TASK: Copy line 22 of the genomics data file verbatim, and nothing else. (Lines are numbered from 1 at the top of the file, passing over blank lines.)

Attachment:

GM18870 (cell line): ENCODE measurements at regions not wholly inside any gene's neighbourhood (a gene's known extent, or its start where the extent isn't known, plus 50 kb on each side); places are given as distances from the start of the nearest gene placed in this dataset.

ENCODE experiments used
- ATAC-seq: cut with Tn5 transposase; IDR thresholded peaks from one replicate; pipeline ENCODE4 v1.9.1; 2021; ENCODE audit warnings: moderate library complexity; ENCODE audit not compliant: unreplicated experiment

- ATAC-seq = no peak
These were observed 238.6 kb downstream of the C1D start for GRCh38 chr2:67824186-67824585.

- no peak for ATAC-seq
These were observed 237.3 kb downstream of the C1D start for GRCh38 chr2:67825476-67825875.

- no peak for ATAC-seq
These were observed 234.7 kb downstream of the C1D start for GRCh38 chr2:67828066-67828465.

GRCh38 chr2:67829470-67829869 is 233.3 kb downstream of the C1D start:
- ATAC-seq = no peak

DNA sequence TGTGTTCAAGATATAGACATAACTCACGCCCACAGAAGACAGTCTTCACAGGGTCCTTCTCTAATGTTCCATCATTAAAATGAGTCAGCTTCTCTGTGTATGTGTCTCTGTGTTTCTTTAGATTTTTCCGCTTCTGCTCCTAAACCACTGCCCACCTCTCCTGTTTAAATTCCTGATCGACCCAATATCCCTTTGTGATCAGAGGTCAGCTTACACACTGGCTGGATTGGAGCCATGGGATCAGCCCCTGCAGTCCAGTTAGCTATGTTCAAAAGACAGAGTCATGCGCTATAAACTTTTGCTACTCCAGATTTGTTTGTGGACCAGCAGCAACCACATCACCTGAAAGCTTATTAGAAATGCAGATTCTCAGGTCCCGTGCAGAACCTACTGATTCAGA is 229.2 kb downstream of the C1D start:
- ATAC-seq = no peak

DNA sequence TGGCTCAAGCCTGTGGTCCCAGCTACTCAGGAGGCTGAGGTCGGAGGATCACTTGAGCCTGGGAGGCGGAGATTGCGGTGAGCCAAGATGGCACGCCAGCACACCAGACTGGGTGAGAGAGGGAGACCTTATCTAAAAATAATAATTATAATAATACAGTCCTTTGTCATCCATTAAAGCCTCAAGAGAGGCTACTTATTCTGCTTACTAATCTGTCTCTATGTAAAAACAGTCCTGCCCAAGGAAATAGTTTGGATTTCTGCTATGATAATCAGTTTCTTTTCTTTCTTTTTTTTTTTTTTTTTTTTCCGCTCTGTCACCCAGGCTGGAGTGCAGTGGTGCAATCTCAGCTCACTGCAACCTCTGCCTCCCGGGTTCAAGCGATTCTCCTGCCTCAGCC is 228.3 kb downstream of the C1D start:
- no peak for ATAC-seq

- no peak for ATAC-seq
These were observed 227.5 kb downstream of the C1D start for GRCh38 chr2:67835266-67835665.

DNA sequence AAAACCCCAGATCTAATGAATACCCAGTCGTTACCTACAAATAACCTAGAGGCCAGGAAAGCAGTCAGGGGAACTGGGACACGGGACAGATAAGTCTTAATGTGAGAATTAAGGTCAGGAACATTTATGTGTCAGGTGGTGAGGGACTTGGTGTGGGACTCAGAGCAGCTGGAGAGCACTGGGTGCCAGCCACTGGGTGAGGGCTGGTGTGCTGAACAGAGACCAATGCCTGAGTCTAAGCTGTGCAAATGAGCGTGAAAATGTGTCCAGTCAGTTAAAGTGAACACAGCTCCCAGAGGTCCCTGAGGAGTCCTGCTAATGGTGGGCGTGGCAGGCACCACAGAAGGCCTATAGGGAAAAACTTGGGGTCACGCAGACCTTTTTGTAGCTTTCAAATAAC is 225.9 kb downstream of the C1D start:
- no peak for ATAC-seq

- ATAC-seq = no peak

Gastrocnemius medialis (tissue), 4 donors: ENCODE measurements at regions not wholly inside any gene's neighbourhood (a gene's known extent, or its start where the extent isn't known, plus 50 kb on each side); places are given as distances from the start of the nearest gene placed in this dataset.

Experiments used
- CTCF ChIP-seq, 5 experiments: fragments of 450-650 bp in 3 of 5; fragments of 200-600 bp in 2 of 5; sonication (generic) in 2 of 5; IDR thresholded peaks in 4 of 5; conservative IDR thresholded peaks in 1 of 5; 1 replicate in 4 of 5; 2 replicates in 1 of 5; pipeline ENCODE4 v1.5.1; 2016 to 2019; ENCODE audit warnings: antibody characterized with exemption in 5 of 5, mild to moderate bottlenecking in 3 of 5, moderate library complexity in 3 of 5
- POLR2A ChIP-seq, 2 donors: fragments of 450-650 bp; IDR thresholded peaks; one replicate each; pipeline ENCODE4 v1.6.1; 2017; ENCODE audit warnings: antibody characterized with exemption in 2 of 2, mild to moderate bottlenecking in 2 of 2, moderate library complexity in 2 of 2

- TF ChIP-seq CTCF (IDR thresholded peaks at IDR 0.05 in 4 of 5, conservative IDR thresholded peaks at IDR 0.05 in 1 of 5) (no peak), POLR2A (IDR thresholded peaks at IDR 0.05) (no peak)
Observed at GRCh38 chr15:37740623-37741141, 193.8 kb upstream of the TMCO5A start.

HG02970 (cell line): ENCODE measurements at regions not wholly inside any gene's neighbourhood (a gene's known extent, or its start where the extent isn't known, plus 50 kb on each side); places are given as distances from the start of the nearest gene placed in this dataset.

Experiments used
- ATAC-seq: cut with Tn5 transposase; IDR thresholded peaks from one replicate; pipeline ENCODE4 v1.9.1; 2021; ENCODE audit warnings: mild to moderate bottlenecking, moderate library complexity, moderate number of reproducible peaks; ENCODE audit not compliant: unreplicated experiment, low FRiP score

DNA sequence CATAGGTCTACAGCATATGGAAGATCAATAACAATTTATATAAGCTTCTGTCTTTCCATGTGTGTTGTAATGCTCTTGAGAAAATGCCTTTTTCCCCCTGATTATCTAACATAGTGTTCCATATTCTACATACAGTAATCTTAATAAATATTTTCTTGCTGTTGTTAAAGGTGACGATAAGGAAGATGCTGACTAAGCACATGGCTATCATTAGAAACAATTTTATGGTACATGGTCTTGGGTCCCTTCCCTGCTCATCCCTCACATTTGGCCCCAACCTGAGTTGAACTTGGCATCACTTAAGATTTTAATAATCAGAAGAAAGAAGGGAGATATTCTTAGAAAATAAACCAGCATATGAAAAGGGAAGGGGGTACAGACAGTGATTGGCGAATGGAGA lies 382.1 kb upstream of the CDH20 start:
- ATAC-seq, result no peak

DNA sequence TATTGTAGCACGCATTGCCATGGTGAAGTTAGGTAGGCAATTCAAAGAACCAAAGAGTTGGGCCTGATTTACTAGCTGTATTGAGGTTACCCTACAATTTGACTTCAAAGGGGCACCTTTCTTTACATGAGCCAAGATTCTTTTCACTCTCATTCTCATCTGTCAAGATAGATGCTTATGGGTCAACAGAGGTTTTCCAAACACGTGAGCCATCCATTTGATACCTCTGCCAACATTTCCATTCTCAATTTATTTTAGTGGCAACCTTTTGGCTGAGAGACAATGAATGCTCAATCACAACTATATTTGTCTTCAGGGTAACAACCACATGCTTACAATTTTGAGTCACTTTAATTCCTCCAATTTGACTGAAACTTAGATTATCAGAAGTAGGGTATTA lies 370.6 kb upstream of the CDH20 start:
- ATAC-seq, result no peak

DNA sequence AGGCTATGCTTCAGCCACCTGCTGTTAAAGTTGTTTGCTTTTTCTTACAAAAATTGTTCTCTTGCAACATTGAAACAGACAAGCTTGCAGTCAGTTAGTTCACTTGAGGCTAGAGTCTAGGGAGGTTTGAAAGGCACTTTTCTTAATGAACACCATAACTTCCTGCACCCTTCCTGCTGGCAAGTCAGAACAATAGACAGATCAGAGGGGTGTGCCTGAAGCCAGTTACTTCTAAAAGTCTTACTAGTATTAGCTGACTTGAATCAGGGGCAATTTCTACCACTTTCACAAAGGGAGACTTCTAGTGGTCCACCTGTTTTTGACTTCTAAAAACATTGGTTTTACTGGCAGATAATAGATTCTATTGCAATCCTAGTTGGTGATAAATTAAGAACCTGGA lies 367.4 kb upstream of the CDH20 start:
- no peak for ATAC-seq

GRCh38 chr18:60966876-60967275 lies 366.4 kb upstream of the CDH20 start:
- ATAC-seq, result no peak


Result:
Experiments used